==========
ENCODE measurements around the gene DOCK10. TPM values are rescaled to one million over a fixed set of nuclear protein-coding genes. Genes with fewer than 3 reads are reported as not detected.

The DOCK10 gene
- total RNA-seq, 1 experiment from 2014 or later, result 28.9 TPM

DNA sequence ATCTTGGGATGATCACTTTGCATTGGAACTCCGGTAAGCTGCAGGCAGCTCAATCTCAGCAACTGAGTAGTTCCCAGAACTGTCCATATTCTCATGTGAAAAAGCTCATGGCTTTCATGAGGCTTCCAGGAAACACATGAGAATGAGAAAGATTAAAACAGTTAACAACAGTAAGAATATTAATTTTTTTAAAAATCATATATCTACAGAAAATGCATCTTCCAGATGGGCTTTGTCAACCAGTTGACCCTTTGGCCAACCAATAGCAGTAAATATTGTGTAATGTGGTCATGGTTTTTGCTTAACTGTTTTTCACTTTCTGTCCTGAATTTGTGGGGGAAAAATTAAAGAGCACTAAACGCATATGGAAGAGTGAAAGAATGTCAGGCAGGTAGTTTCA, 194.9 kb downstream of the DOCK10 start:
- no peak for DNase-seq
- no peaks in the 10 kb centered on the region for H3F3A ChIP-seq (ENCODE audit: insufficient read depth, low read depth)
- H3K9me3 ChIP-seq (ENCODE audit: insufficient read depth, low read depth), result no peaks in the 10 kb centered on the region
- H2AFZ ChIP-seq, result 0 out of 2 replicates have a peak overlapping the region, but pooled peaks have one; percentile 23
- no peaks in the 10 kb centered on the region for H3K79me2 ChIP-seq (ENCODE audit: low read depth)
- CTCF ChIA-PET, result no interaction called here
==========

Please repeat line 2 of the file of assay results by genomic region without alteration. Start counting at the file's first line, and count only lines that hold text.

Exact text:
The DOCK10 gene